A White Woman In Texas Is Suing Amazon Over a Program Giving $10,000 Stipends To Minority Entrepreneurs To Launch Delivery Startups

A white woman is suing the retail giant Amazon over a program providing $10,000 stipends to entrepreneurs of color to launch their own delivery startups.

According to the Washington Free Beacon delivers packages nationwide by contracting with local delivery service partners, which are outside businesses that deliver parcels. As part of the effort and to reduce barriers to entry for minority businesses, Amazon created a diversity grant offering people of color $10,000 to build and launch their own delivery business and become service partners.

The woman, Crystal Bolduc, filed the suit in a Texas district court and is asking it to end the program and award damages to those “who has suffered unlawful racial discrimination on account of” it.

According to the class action suit, the stipends violate the Civil Rights Act of 1866 which prohibits racial discrimination in contracting.

“This means that businesses owned by blacks, Latinos, or Native Americans receive a $10,000 stipend from Amazon to become delivery service partners, while whites and Asian Americans who wish to become delivery service partners receive no such stipend and must foot the entire bill for their startup costs,” the lawsuit states according to the Beacon.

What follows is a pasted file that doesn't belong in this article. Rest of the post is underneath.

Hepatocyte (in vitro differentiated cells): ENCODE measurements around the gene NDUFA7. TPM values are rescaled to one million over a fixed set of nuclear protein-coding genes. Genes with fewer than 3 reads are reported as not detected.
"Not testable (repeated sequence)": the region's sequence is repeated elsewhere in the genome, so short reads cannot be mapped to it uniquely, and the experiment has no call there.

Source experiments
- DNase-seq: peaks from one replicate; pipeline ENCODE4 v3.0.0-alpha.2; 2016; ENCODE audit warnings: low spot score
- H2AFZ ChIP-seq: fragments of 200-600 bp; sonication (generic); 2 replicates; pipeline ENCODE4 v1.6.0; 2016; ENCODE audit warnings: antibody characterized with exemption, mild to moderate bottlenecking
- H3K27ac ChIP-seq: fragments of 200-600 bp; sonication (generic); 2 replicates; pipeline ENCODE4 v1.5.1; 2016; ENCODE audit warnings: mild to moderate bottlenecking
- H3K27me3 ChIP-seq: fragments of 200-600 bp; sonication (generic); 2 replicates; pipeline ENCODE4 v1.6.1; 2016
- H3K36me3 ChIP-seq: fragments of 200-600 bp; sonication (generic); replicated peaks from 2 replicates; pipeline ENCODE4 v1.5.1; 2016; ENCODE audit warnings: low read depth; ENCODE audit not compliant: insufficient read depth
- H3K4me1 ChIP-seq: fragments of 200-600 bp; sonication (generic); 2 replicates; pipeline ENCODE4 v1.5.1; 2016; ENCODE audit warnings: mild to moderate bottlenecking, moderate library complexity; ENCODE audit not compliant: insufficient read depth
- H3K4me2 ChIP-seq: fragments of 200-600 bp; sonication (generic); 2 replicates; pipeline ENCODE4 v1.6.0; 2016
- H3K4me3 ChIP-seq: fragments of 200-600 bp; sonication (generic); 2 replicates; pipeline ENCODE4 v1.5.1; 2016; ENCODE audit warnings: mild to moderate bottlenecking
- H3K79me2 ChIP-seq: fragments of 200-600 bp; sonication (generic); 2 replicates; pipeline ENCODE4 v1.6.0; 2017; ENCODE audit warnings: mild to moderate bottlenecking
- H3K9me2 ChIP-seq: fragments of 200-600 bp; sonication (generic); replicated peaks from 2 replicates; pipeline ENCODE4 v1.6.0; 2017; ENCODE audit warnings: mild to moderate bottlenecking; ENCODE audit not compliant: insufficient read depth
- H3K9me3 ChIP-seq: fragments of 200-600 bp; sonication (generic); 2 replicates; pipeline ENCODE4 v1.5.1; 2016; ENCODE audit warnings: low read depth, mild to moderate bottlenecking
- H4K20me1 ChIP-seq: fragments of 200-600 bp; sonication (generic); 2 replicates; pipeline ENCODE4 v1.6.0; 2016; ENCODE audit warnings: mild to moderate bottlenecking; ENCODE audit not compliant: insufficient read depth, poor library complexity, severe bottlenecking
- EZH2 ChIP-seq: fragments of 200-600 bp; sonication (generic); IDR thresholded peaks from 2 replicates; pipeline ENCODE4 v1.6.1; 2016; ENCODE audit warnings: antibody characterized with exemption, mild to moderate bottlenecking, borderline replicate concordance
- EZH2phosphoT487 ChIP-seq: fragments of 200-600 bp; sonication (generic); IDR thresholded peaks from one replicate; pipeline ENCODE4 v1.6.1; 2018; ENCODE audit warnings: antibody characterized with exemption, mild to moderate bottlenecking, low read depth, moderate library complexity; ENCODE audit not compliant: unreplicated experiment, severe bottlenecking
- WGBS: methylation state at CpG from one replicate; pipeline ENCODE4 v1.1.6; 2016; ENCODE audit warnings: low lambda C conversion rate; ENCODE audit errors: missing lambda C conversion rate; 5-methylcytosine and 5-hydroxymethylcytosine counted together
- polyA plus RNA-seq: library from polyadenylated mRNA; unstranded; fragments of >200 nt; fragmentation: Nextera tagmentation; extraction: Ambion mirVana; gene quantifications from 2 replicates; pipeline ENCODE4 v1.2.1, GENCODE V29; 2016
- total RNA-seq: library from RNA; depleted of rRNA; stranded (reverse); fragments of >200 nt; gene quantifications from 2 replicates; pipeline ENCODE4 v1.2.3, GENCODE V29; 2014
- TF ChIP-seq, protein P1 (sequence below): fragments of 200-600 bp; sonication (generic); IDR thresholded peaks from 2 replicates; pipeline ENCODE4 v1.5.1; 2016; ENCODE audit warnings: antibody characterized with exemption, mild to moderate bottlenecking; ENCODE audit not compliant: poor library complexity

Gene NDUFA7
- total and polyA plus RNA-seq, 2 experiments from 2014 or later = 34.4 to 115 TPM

Amazon, which has several programs tailored to minority entrepreneurs including its Black Business Accelerator, has been accused of reverse discrimination before.

According to the Beacon, Jonathan Correll filed a class action lawsuit against the tech giant last fall alleging it discriminated against White sellers by giving preferential treatment to minority sellers, Amazon has asked a California district court to dismiss the suit arguing Correll has never sold anything on Amazon and as a result down not have the standing to challenge its policies.

Bolduc’s attorneys are well versed in conservative legal filings. The suit was filed by Gene Hamilton, who oversaw the end of the Deferred Action for Childhood Arrivals (DACA) program for the Trump Administration; Jonathan Mitchell who wrote the Texas Heartbeat law which bans abortion after six weeks and Adam Mortara, the lead attorney in a pending Supreme Court case that could end affirmative action.